Anyway, moving forward. It's 2010 and I'm working in the tourist industry in Philadelphia. Now in the tourist industry, you always work weekends; it's impossible not to work weekends. That's when people want to see stuff. So I was in a pickle on Free Comic Book Day that year; I had to work that weekend. And it might not have been important to me, except I'd found a home at a lovely comics store on South Street called Showcase Comics (sometimes referred to as Atomic City Comics, depending on what sign you look at).
This shop is one of the friendliest places I've ever frequented on a regular basis (now semi-regular; I go back on breaks from school; they still recognize me there). The staff is charming and fun, more than willing to show off the low-budget ninja movies they're making on the side via their big screen TV, and yet ready to help you search for anything you could possibly want if you look lost. When checking out, they will strike up great conversations about what you've purchased, what's comparable to it, what they like about the artist or writer, and also how you found the artist, writer or story. When I came in week after week to buy a new Astro City trade (seriously, I bought the entire available run of that book in about three weeks), they understood my excitement and argued the pros and cons of what Busiek was doing with the series, instead of looking at me like I was a happy-spending, obsessed freak.
To boot, the store's selection was (and still is) great; the manager clearly had his head to the ground and adjusted his selection layout based on what was popular, but didn't let the upcoming comic movie of the summer take over the whole place. They also had racks of indie comics, back issues, memoir comics, an amazing trades section and a great little section for kids. And everything was painted white or bright primary colors! Plus, for a while, they had the X-Men arcade game from the 1980s!
I loved this store and its staff, I always felt safe in the family-friendly environment they created (there were always lots of kids running around, many belonging to staff members, who were basically all adults with family, etc.), and I loved being able to talk about comics stuff with professional people. So missing out on FCBD was a bummer in Philly, because it meant I wouldn't be able to talk about what was hip and happening with some of the most knowledgeable people in comics I had access to. Not that I knew any of the staff members' names; I was always too timid to ask. But on FCBD, I felt like I should be spending part of my day with them.
But I couldn't; I had to make that money, son. So instead, I went in on my day off, which was probably some random day like the next Wednesday. I wandered into the store, picked up whatever I felt like buying, etc. The manager was at the counter, and he looked up when I stepped over to pay. He smiled and said, "Hey, we missed you this weekend."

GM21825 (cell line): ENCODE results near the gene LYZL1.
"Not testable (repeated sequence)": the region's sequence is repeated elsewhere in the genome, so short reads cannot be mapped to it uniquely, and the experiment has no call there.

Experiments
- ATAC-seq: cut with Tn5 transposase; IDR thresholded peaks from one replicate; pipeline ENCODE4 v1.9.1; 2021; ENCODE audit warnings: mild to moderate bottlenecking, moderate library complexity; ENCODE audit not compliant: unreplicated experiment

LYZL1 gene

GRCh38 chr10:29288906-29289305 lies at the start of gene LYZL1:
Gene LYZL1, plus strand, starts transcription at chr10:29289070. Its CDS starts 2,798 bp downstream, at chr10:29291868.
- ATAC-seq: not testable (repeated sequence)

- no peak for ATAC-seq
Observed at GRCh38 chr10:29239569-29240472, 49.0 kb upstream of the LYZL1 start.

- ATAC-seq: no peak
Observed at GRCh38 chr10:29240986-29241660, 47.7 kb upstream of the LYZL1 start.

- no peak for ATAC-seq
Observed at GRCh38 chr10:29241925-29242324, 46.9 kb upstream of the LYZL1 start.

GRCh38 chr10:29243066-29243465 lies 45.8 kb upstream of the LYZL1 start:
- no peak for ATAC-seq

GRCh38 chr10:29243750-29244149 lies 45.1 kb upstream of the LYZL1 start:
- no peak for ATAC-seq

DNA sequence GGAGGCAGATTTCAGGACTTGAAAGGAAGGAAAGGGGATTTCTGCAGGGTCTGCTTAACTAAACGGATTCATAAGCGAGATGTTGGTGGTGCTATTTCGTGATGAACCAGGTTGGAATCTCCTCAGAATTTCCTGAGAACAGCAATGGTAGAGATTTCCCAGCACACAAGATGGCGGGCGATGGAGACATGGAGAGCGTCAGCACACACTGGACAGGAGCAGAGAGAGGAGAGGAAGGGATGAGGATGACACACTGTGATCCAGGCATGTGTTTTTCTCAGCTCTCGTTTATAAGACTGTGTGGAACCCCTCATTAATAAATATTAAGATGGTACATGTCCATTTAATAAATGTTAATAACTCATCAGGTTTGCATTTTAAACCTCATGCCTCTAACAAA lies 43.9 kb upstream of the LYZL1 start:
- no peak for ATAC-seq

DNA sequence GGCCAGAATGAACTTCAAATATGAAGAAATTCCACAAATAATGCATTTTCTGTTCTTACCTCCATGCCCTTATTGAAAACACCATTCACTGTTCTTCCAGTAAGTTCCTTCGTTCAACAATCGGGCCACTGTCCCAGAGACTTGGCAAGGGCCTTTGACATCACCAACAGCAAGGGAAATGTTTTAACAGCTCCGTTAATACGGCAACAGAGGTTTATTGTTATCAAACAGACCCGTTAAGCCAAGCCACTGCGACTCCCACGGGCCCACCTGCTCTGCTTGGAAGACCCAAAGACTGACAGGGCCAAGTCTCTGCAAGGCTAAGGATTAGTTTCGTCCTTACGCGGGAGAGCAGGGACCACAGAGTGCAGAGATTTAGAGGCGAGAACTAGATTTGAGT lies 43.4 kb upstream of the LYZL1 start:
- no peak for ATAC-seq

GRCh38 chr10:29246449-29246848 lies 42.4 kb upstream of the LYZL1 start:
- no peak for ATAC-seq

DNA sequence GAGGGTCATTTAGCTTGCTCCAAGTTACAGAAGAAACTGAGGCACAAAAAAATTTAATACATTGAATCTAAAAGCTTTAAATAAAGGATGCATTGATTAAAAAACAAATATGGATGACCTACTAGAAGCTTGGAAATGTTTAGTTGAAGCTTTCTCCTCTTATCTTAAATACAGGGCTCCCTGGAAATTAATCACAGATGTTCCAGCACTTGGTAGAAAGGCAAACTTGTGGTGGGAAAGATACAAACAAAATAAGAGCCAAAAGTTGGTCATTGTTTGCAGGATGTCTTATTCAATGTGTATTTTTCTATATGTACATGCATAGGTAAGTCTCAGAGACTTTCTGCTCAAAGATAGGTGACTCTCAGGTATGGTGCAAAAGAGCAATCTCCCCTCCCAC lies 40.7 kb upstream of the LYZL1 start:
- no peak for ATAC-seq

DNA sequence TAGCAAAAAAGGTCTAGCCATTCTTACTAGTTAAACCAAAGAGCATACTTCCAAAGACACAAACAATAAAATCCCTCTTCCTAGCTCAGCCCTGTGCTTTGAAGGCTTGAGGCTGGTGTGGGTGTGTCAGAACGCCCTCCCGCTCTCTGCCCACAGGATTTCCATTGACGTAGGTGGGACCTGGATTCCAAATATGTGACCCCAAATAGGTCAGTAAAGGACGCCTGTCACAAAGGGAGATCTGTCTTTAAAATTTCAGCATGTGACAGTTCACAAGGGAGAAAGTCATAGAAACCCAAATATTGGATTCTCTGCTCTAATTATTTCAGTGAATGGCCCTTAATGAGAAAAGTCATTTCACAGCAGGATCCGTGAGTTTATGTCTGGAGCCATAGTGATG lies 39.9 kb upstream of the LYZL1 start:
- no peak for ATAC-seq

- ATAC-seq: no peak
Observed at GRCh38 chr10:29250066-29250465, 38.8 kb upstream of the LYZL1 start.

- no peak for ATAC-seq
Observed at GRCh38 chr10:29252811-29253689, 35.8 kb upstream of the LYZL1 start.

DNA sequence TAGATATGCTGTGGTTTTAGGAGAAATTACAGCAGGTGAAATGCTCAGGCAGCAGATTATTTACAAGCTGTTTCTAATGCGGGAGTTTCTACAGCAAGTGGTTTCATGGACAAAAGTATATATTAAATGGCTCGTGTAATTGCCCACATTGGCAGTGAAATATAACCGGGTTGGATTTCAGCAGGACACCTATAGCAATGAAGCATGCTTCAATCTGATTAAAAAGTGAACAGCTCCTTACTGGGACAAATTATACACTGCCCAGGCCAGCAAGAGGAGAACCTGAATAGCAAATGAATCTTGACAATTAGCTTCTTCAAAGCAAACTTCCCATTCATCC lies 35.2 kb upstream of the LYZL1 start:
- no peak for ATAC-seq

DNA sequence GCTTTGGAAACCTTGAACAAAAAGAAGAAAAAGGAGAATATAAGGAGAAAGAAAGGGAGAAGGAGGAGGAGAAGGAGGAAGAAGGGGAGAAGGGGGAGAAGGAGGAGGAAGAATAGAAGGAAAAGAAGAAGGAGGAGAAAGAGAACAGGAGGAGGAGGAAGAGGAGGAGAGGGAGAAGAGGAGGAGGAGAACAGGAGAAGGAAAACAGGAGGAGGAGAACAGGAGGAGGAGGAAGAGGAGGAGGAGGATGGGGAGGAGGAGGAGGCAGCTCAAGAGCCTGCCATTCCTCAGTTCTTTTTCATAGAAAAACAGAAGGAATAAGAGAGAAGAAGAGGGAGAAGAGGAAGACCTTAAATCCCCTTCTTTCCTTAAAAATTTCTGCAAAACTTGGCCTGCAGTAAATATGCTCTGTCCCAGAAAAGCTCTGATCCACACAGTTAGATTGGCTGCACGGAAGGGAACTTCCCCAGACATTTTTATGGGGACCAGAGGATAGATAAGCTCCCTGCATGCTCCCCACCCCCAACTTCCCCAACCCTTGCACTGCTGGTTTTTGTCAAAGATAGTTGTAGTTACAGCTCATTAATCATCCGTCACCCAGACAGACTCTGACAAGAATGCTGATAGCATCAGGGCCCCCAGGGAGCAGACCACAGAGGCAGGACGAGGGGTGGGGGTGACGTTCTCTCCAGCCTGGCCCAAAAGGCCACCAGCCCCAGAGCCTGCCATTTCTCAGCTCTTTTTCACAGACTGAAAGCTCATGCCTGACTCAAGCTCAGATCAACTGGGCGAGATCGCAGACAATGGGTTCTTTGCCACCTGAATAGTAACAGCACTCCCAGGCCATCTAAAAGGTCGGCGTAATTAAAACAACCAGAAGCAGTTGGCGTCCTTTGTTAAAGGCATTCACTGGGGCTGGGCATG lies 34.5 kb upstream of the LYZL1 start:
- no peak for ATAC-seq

"Yeah," I said. "Had to work. I bet it was a madhouse in here."
"You bet. Every year, this thing gets more popular. We ran outta books! Kids're just ripping stuff off the shelves, you know."
"That's awesome," I said.
"Yeah, well, like I said, you didn't come in. And when I didn't see you, I saved some stuff for you."
"What?" The whole point of FCBD is to give away a bunch of crap in order to get people to buy more crap. Why save something for someone who isn't going to show and doesn't want to buy Green Lantern comics? That's losing you money.
"I mean, there were some little kids that came in this week who missed the free books, and I mean, they're little kids, so they had to get into the stash first, but ..."
The manager turned to the back rack of comics behind the counter and pulled out three or four books for me (a Spiderman, a Green Lantern I ended up giving to R, and some other things I can't remember exactly). He slipped them into my brown bag as he continued to check me out.
"Hey, we gotta look out for our own, don't we? I mean, you're a regular, we gotta keep you up to date."
I was a regular, I'd never been a regular anywhere before that ever.
I stuck out a hand for a shake, which he took, and I slowed down.
"I dig this store so much and I think you guys do a great job."
"Oh. No problem." And he handed me my comics.
See, both the Massachusetts store and the Philly store have something in common. The free books didn't matter, marketing-wise or industry-wise; more often than not, they were filler. But both these memories mean something to me because of the gesture involved in each. We can get mad at DC and Marvel for not giving their audiences what they want because they're corporations, but when it comes right down to it, retailers are the first line of defense in their arsenal, and they should give retailers more credit and give them better stock, as Nick suggested.
Because I've been to the comics store in my current grad school town once. R and I went in on one of my breaks and the sales people sat back by their gaming tables the whole time, never said hi, never wanted to chat, nothing. They stared at us like we should leave, so we did. And I've never gone back there. And I never will.
Running a good business means being good to your customers. And when you're working in a niche market like comics, the little gestures, the little kindnesses pay out for you in the end. I know they meant everything to me. These two stories are yarns I still tell years down the line, and they're part of what makes me love comics culture, despite my constant anger and frustrated expectations at major comics companies in general. The people are what make things go, however.
It's good to remember that once in a while. That there are people out there who love what you love and see the possibilities that you see in something. And it's worth reaching out to them the same way they reach out to you.
In that spirit, I'd like to take a moment to thank everyone in these two stores I mentioned, though I doubt they'll ever read this blog. But if they do, they should know they made one comics fan happen one day or another, and she's tried to spread that enthusiasm on to others. Trick of the trade, you know.
POST-SCRIPT: On that note, I tell you with extreme excitement that in the next few weeks, I will be doing round-table reviews with my learned friend and fellow comics fanatic Ed. We aim to read a gaggle of the DCnu 52 books, like JLA 1, Action Comics 1, Batwoman 1, etc., etc.
I'm looking forward to it, even if this company decision causes me a lot of pain. Talking out this new direction should be fun for us, and I hope it's fun for you. Stay tuned for the first set of reviews!
Superman: Secret Identity: Stuart Immomen, Artist; Todd Klein, Letterer.